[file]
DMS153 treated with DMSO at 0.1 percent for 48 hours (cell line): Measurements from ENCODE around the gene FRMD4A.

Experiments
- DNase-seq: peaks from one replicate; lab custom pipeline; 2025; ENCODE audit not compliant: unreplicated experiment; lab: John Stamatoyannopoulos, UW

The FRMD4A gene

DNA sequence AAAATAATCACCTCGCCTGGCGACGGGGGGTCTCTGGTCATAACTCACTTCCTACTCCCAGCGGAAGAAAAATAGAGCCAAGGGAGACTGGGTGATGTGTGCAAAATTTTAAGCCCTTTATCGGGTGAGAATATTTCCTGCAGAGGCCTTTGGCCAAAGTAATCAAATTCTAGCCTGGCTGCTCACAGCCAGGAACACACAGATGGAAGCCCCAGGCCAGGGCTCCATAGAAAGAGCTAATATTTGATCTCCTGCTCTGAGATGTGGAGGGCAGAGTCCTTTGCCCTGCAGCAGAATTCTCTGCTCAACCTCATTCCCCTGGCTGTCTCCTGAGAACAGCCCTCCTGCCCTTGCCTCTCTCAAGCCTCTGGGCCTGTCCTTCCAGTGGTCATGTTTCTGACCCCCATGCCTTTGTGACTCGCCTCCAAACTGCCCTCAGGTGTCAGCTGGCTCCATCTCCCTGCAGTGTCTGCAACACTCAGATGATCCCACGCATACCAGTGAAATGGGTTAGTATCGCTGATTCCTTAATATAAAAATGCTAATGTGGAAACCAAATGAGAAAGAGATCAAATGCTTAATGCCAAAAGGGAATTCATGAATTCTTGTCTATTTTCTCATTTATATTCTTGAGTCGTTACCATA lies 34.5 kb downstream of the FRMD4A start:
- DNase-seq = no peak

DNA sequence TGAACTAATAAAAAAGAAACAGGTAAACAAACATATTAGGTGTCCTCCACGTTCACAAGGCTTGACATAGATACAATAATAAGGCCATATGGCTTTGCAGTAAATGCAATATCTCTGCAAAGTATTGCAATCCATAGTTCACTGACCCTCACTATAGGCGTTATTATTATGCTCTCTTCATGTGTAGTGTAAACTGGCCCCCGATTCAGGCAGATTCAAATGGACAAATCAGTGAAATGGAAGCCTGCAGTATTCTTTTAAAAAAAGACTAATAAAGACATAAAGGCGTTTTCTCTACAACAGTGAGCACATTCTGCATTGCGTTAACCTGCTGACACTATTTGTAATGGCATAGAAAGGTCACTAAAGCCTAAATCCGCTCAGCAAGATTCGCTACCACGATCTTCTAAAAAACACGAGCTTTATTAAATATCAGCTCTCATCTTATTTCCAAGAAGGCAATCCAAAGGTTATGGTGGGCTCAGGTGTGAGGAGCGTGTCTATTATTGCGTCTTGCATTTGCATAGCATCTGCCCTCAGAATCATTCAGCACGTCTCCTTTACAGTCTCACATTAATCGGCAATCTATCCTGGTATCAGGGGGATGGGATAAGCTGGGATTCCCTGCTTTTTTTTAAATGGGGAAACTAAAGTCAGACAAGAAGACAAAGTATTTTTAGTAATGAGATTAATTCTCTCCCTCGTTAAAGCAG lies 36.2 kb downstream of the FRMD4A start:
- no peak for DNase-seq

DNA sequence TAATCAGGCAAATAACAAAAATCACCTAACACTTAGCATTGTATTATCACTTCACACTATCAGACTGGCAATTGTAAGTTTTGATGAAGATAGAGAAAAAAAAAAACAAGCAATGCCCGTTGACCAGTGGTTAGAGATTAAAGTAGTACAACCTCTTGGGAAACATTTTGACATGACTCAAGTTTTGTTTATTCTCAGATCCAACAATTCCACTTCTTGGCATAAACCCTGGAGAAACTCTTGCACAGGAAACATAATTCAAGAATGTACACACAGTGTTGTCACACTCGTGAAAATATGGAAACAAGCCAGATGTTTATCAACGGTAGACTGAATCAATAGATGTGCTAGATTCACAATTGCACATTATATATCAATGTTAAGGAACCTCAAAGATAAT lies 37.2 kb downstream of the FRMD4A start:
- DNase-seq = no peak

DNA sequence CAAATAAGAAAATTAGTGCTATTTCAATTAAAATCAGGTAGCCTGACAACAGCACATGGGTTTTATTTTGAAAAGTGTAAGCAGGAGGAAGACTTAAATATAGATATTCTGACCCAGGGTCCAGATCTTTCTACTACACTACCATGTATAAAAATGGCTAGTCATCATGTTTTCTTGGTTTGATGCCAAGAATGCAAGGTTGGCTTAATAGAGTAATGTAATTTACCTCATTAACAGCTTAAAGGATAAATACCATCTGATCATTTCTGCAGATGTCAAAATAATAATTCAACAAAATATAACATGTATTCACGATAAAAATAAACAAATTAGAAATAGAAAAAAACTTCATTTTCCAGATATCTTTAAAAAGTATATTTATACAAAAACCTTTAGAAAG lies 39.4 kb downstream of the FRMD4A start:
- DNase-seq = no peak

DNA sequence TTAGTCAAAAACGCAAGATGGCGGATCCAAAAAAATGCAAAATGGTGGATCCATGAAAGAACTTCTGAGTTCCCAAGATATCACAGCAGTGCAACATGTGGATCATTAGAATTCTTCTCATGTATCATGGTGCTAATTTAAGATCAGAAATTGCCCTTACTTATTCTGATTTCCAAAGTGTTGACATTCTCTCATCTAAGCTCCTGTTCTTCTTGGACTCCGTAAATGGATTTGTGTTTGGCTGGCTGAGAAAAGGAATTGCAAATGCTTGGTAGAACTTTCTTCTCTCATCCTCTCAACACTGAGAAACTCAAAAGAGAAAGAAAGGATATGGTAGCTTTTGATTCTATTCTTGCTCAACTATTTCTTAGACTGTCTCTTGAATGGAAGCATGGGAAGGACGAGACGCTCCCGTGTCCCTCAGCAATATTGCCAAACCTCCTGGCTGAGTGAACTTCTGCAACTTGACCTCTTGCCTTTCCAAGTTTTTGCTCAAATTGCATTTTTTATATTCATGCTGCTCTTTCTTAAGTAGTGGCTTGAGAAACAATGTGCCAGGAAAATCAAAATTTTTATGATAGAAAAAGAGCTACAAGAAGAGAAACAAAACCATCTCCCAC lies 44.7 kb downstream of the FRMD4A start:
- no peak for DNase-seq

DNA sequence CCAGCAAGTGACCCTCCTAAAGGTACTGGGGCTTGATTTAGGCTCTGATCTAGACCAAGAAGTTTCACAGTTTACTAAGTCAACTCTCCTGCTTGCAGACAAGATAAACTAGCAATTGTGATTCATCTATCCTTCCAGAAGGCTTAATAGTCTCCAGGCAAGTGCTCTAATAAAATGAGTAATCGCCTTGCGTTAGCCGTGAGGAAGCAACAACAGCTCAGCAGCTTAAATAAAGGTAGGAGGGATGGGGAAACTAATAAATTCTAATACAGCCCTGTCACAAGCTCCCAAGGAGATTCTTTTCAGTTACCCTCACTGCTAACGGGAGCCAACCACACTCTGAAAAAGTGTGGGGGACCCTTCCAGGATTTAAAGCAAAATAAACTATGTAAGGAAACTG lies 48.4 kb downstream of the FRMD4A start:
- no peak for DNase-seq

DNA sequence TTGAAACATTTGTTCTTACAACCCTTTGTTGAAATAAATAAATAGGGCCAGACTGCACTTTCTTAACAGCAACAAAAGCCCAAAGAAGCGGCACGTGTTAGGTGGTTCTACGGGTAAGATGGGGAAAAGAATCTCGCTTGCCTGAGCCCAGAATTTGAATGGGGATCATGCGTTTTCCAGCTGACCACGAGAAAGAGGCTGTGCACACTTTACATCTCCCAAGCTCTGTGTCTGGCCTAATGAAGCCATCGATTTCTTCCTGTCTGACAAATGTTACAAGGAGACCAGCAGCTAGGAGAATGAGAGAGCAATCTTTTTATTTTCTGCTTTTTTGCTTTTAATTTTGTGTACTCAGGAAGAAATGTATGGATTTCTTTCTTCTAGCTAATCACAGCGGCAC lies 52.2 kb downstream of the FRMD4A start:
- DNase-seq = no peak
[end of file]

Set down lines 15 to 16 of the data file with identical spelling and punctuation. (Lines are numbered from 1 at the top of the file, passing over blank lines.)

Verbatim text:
DNA sequence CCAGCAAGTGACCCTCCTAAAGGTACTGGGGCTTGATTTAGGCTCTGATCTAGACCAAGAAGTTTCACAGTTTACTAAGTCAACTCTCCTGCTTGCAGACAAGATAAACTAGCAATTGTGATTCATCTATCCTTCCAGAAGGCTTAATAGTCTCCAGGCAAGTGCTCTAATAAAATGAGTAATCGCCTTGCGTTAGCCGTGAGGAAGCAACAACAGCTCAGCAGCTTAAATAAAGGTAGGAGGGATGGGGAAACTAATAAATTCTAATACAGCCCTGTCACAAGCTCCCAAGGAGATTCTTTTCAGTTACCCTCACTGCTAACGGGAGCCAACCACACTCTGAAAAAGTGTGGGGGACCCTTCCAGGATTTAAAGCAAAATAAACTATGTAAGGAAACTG lies 48.4 kb downstream of the FRMD4A start:
- no peak for DNase-seq